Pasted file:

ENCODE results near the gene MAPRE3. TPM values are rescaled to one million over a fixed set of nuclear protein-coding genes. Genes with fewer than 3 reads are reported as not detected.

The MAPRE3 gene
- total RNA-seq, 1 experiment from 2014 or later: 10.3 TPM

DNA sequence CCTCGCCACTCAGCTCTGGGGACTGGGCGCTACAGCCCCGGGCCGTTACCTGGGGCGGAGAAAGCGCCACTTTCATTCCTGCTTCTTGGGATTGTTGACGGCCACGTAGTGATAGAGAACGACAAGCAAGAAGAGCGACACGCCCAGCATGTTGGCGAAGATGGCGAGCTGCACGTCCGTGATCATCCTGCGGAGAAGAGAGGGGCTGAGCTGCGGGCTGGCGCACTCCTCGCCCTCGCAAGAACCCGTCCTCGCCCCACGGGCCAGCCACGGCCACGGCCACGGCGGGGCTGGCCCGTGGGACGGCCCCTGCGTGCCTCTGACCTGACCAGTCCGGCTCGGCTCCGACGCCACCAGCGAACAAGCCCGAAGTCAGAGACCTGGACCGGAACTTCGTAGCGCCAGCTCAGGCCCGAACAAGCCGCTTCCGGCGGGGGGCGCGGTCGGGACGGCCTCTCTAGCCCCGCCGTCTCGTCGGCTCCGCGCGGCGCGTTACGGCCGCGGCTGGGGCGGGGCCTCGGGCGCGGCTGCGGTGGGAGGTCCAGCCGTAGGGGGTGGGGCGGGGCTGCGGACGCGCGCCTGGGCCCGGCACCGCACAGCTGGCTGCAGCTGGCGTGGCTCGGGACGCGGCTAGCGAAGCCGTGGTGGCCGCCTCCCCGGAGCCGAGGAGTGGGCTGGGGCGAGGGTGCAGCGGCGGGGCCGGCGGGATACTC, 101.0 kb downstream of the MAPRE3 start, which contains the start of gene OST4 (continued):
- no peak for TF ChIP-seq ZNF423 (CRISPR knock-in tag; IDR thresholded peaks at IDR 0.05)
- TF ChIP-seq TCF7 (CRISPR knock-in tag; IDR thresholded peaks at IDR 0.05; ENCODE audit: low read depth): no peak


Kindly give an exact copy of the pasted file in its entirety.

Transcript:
ENCODE results near the gene MAPRE3. TPM values are rescaled to one million over a fixed set of nuclear protein-coding genes. Genes with fewer than 3 reads are reported as not detected.

The MAPRE3 gene
- total RNA-seq, 1 experiment from 2014 or later: 10.3 TPM

DNA sequence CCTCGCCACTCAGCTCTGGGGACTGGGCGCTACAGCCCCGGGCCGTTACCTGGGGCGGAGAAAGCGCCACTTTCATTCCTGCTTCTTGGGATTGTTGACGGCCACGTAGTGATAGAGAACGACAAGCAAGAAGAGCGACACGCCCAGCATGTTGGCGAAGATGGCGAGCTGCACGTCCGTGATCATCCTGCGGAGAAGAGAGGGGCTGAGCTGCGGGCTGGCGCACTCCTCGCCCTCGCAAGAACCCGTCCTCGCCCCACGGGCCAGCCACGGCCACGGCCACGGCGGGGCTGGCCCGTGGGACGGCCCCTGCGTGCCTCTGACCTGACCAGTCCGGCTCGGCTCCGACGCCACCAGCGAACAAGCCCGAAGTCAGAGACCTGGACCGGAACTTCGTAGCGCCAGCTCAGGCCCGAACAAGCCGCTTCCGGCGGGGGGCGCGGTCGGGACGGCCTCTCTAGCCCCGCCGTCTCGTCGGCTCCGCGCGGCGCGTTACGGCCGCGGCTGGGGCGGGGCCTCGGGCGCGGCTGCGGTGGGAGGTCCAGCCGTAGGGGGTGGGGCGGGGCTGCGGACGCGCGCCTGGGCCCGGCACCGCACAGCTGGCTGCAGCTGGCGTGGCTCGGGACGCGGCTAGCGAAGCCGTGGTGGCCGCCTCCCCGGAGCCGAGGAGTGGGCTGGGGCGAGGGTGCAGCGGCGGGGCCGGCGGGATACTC, 101.0 kb downstream of the MAPRE3 start, which contains the start of gene OST4 (continued):
- no peak for TF ChIP-seq ZNF423 (CRISPR knock-in tag; IDR thresholded peaks at IDR 0.05)
- TF ChIP-seq TCF7 (CRISPR knock-in tag; IDR thresholded peaks at IDR 0.05; ENCODE audit: low read depth): no peak